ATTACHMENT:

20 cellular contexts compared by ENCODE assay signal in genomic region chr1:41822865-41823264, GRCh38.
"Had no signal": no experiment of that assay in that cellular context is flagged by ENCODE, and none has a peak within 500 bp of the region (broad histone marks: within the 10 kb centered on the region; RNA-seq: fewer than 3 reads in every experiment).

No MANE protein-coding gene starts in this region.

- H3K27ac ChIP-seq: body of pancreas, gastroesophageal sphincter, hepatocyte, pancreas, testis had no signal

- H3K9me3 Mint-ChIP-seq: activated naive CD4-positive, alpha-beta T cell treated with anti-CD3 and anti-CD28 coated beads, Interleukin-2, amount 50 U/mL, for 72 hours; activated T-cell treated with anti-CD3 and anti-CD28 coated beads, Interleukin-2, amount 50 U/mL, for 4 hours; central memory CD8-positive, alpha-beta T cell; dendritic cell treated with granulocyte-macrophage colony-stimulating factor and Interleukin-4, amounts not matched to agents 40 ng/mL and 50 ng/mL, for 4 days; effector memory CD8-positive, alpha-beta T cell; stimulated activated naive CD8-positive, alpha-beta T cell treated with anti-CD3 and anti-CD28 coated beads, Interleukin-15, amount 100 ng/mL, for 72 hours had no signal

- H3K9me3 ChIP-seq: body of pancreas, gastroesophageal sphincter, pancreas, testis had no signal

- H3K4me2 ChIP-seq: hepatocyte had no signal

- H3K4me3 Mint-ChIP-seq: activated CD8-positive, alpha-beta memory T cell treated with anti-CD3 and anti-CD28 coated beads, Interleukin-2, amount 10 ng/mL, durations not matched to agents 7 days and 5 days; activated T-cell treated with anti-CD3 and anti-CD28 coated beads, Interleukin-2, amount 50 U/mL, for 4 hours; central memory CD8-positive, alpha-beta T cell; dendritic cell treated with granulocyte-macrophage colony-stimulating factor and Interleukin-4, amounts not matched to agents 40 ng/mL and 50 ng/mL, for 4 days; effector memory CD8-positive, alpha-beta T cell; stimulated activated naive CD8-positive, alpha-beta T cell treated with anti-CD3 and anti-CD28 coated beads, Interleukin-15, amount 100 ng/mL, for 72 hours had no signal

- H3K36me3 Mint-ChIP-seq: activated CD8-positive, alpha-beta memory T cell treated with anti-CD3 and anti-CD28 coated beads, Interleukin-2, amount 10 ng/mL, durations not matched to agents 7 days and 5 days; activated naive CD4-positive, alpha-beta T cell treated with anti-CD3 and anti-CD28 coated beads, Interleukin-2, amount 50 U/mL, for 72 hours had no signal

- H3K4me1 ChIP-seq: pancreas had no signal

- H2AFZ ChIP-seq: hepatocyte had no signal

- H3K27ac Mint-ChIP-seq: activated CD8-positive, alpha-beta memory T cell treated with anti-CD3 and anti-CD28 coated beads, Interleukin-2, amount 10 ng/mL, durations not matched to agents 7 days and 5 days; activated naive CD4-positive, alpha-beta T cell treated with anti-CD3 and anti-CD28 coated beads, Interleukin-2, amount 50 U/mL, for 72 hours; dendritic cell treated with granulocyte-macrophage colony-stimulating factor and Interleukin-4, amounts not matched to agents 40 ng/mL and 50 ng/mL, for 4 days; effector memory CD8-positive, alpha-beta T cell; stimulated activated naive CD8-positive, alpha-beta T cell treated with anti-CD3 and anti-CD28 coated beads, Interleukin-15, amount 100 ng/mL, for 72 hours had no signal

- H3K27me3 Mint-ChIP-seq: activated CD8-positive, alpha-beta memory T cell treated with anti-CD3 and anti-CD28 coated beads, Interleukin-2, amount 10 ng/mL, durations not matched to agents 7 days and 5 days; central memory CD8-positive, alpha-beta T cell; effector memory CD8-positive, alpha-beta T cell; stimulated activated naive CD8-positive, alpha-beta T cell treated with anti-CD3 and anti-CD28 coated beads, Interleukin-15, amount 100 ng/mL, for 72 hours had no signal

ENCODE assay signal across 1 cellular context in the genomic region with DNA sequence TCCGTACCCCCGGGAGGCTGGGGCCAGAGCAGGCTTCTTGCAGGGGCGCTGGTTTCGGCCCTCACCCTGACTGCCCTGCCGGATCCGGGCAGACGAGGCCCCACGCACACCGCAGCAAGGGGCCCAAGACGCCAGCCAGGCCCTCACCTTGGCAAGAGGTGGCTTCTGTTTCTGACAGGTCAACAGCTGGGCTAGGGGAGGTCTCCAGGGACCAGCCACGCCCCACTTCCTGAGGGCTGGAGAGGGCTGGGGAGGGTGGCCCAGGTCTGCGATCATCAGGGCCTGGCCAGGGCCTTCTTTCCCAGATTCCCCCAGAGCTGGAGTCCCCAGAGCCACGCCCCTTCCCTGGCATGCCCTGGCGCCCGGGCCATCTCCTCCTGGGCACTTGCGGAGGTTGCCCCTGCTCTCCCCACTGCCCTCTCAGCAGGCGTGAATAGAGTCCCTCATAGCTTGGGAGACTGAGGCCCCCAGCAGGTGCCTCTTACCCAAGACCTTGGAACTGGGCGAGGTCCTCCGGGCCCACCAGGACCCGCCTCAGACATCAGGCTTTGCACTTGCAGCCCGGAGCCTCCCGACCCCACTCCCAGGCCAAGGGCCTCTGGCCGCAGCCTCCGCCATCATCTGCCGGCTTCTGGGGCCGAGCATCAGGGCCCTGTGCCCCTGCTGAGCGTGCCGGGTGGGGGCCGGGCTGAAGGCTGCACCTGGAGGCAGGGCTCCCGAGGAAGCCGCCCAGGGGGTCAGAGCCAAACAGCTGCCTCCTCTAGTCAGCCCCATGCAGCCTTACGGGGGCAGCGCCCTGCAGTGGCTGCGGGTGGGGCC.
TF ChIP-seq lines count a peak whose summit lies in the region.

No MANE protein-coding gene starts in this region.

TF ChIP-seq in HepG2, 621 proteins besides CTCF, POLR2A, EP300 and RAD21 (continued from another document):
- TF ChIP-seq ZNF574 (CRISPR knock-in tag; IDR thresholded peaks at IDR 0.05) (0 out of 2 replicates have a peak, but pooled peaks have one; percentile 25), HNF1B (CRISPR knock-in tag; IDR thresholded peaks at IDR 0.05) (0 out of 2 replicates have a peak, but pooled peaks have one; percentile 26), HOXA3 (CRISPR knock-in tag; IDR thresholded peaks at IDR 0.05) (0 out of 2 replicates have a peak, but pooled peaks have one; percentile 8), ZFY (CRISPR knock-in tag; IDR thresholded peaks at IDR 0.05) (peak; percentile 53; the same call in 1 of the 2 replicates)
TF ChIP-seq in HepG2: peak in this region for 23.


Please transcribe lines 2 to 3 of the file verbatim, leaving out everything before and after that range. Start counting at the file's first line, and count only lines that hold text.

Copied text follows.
"Had no signal": no experiment of that assay in that cellular context is flagged by ENCODE, and none has a peak within 500 bp of the region (broad histone marks: within the 10 kb centered on the region; RNA-seq: fewer than 3 reads in every experiment).

No MANE protein-coding gene starts in this region.